Although the band’s production was very much of its era (meaning unsubtle) and my voice was at it’s most histrionic (meaning unlistenable!), Plenty wrote a body of songs that I still consider to be amongst the best I’ve been involved in co-writing.

As Speak demonstrates, courtesy of the man Wilson, No-Man had a more natural sound and more musical scope, but arguably we initially lagged behind in terms of actual songwriting skills (two Plenty tracks were regularly played during the early No-Man live shows).

Given that we’d not heard this material in nearly two decades and did no preparation for the weekend, it was amazing that we totally picked up on the essence/structure of the songs within a couple of run- throughs.

It ‘felt’ like we were replicating the originals perfectly until we played the originals back. The arrangements were much more organic, intimate and cinematic, and while I’d remembered the melodic lines correctly, luckily, my voice was a very different beast from its barking 1980s equivalent.

The motivations were:

a) To complete something quickly (as an antidote to long-gestating projects like Memories Of Machines, Henry Fool, Mixtaped, Bowness/ Chilvers 2 etc).

b) To get the core Smiles trio working together again, with a view to us doing more. With Speak, the past kickstarted something new and gave No-Man a clearer sense of current perspective and future goals and I felt this could do the same for the Smiles..


c) To see what it was like singing songs of love and ageing which were written before I’d had any significant relationships or physical decay.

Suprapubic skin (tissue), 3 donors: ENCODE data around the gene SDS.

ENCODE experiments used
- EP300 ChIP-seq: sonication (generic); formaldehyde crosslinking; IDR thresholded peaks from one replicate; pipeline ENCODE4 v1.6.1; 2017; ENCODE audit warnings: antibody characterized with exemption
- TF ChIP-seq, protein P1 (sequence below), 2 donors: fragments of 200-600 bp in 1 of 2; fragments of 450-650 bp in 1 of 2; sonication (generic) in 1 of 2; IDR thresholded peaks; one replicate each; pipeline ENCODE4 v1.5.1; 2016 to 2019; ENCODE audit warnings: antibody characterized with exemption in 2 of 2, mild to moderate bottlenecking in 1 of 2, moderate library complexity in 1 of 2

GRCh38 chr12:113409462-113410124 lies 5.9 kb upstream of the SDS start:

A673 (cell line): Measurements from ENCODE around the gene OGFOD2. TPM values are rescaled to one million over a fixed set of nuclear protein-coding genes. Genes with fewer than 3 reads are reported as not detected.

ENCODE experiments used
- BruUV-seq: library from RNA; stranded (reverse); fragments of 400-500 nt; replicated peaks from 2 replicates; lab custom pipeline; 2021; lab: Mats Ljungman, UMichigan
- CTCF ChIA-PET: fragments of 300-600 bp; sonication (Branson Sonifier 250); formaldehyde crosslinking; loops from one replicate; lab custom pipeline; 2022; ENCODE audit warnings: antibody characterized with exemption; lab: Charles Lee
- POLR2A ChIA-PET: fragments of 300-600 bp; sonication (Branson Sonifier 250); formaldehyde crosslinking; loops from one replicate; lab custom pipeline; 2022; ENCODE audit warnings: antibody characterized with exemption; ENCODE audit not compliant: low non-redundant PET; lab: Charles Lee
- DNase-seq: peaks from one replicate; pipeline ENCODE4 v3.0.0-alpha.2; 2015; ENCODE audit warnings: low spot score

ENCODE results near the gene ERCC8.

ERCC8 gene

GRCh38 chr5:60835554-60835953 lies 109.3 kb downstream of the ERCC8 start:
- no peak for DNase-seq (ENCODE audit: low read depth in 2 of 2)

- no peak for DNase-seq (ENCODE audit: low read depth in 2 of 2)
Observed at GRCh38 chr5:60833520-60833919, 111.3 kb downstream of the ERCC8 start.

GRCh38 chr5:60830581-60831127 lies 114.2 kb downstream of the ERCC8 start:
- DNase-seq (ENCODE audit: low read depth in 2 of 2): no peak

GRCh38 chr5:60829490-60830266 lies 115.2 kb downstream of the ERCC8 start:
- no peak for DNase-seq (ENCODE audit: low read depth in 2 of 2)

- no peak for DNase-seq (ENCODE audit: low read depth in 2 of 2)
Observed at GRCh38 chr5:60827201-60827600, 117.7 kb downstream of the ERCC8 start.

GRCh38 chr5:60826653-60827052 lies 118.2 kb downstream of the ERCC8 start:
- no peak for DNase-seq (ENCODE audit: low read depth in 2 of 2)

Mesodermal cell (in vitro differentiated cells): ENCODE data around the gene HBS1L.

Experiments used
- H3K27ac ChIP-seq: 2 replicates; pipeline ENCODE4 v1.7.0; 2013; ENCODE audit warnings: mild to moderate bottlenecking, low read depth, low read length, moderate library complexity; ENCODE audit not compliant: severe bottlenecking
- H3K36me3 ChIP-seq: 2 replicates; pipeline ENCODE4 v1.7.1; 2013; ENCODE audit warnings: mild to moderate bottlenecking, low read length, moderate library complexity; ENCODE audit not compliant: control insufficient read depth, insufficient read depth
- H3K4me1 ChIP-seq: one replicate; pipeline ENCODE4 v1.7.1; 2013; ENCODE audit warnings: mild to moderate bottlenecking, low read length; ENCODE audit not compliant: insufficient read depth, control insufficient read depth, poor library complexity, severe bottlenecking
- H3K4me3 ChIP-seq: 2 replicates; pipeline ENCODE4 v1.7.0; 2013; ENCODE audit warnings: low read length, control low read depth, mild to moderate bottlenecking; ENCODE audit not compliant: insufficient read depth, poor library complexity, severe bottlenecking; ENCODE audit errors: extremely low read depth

The music we created was undeniably contained in what was there originally, but the major differences in the new versions gave us a genuine insight into the changes that have occurred since they were written. We also became aware of some good things that might have been lost and a melancholy sense of revisiting an old favourite place occasionally lingered.

As a direct result of the experience, so far, two live dates in April (featuring the Lord, the sage and the Maestro, Steve Bingham) have been arranged. Hopefully, more will follow.


A new year, a new decade and, finally, a new blog.



David Bowie – Heathen (2002)
Harold Budd – Pavilion Of Dreams (1976)
Miles Davis – Aura (1984))
Durutti Column – Paen To Wilson (2009)
Brian Eno – back catalogue 1973-1977
Robert Fripp – A Blessing Of Tears (1995)
Arve Henriksen – Cartography (2008)
It’s Immaterial – Song (Cherry Red reissue) (1990)
Ingram Marshall – Fog Tropes/Gradual Requiem (1982)
Cliff Martinez – Wicker Park OST (2004)
Massive Attack – Heligoland (2010)
Jim O’Rourke – The Visitor (2009)
Brendan Perry – Eye Of The Hunter (1999)
Poco – Crazy Eyes (1973)
Prefab Sprout – Let’s Change The World With Music (2009)
Frank Sinatra – Only the Lonely (1958)
David Sylvian – Manafon (2009)
These New Puritans – Hidden (2010)
Steven Wilson – Cover Version 6 (2010)
Yes – Relayer (1974)


The Apartment (1960)
The Box (2009)
Nowhere Boy (2009)
The Road (2010)
Stardust Memories (1980)


Anne Enright – Yesterday’s Weather (stories, 1989-2008)
John Fante – Ask The Dust (1939)